If you go the nude route, you will peak sooner and quicker. You will  never make it in fashion or commercial modeling once you go down the nude or lingerie route. People who need nude images (porn sites) are paying less and less for them. As the nude market is saturated with a lot of “free” images on the Internet, the smaller players are collapsing. Only the bigger and more established companies are making it and most know their days are numbered. Why? It is that you are the flavor of the month as a model. As you model, people will want to work with you because you are new. As you work with them, they will be less likely to work with you again because they have sampled you as a model. If you don’t knock their socks off, it is very unlikely you will work with them again. In time, if they do work with you again, their clients  will want you less with each set that is published. Keep in mind with the nude route that you are competing with everyone who came before you – many of whom have lots of images out there  for free. True, these models are less in demand, but many people are asking why pay for this if they can get it for free? I have seen this in the decrease in what companies pay for those images. Twenty years ago, a 60-70 image set on transparency film would bring in $1400-1600 (depending on the magazine). Ten years ago, an 80 image set would bring in $400-500. Today, I can’t tell you what it brings in for a photographer because just about anyone with a digital camera is submitting images and most web sites have a long line of people just waiting to provide images to them. Remember that I mentioned that having a lot of fans was important to the success of a “pro” model? Now you hopefully understand why this is so important to these companies who purchase these images.

The fashion and commercial world won’t want you near them once you do lingerie or nude images because you and your life represent a company’s name or brand.  Most all companies and brands don’t want lingerie, implied nude, artistic nude, or softcore models representing them. They don’t care if the work you have done is tasteful or not.  They have clients with certain standards, and those are the people who dictate their standards. This is why you must meet their standards and why they won’t accept you for who you are. And, don’t think they won’t notice that sexy set you shot and think they don’t know about. A simple background check usually uncovers those images.  When the company or designer finds out, you will be blacklisted. If you are going the modeling and fashion route, you _never_ want to shoot lingerie or nudes.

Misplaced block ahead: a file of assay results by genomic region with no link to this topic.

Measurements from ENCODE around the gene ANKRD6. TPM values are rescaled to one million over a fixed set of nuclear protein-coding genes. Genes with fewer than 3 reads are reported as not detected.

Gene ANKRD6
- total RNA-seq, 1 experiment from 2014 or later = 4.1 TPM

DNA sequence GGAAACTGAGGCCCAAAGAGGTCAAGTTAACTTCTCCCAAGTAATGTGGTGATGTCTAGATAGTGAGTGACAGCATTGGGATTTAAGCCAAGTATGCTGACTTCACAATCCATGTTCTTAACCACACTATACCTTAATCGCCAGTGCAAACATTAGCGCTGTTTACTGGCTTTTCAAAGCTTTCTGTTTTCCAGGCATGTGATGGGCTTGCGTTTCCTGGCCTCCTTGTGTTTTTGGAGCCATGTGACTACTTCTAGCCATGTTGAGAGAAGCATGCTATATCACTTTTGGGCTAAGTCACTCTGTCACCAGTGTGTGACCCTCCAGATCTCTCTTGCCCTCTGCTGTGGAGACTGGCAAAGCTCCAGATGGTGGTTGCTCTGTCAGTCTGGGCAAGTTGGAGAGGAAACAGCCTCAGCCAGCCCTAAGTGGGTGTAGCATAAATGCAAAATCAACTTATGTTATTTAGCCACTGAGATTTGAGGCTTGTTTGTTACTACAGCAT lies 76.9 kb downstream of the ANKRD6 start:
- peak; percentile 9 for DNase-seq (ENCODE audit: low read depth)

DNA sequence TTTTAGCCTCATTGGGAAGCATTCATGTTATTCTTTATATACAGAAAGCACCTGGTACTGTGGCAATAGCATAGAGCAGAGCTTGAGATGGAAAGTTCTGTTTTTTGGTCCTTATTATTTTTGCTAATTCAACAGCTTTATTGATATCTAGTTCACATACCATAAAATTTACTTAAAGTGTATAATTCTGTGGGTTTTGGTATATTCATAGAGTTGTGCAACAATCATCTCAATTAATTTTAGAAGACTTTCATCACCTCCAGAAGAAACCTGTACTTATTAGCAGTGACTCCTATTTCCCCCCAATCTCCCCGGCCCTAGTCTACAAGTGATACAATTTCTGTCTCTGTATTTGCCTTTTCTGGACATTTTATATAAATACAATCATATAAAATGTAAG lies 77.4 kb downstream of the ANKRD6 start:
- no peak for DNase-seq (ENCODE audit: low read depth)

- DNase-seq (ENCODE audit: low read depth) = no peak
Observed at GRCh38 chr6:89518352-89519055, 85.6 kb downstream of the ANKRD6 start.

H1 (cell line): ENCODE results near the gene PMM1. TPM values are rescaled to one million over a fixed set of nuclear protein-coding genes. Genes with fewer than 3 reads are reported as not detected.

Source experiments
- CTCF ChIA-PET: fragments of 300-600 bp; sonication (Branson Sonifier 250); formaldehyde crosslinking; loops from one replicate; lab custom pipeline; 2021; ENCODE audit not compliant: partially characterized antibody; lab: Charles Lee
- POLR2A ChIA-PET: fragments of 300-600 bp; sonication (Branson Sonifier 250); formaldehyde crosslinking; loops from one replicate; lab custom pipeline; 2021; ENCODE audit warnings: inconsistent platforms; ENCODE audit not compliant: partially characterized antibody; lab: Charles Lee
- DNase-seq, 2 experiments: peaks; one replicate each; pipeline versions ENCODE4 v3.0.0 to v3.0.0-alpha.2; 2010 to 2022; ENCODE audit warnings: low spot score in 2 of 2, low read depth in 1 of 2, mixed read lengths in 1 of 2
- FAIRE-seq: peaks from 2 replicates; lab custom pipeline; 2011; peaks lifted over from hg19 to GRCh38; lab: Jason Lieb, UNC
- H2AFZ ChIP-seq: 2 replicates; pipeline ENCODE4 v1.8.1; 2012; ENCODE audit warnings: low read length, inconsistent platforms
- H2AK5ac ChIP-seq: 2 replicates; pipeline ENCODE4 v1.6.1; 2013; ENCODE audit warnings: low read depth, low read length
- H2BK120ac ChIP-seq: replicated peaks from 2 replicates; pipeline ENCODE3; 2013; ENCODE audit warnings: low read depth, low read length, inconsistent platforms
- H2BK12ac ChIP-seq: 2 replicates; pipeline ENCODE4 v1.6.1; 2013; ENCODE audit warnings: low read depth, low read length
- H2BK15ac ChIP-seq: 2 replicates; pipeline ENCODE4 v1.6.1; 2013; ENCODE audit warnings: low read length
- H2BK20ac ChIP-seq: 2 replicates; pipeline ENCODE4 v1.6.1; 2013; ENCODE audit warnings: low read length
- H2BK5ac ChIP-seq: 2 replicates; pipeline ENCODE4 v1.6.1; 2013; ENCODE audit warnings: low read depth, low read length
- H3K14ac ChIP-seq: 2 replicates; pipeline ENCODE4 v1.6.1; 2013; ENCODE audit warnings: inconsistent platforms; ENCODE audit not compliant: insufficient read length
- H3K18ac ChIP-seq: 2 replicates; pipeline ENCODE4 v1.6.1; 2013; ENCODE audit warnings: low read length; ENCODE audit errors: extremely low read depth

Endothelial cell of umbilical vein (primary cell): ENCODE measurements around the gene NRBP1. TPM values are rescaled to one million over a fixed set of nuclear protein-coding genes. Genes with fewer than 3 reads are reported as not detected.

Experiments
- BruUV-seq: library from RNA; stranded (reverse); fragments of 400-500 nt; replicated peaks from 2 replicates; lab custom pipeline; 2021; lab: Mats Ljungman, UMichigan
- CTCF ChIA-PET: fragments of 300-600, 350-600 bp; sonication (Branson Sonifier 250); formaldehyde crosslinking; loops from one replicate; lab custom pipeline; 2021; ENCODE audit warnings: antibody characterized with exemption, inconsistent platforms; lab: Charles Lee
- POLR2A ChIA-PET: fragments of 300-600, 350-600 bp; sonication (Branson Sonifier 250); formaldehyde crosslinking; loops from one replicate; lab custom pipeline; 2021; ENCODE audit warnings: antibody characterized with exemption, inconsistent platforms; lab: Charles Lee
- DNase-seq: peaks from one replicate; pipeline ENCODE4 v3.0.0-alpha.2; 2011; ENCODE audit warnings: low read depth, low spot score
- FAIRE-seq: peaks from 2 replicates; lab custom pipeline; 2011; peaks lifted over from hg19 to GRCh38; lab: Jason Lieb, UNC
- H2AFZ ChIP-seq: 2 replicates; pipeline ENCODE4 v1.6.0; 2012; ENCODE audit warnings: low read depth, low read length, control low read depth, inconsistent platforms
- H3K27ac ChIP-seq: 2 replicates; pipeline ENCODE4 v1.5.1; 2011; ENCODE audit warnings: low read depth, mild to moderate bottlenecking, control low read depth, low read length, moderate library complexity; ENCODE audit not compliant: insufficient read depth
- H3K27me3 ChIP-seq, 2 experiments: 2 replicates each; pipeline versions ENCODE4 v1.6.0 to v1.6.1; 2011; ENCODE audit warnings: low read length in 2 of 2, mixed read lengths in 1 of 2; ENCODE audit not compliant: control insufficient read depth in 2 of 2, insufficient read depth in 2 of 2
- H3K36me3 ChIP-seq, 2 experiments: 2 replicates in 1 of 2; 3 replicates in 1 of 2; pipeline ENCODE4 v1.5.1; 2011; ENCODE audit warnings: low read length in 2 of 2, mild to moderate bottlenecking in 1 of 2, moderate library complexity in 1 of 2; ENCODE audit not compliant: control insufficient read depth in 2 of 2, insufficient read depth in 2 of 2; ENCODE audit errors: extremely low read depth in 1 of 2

Something else to note even if you don’t shoot lingerie or nudes, if you work with a photographer who regularly shoots lingerie or nudes, and what you shoot with them doesn’t show off that much of you, people making the decision if you can work for them seeing that you did work that photographer will always wonder what they aren’t seeing from the images you are showing or that they see now. For example, if you shoot lingerie with someone who is known for nudes, bondage, and erotic images – anyone doing a background check will note they saw some lingerie images taken by that photographer and make the assumption that there will be nudes or bondage or erotic images that have been taken with you, too. It will only be time before those images show up. From their point, it is a time bomb. The photographer is probably holding the images until you are “famous” to release them when they will bring more money to them. Unfortunately, you will be found guilty of shooting those same images by association with that photographer.

I hope this gives you some additional information about shooting lingerie or nude images. While you have a better  chance of making money as a nude model, you also will have a shorter time being a model. Know the consequences and where you plan on going with your modeling. Don’t fall for a photographer saying they can get you in with someone or recognized if you do nudes for them if you are trying to be a fashion or commercial model. If you do lingerie or nudes (or work with a photographer who mostly shoots them), any hope of being in the fashion or commercial world is over. You have to make this choice of what you will and won’t do. No one else can make it for you.

Posted in: Modeling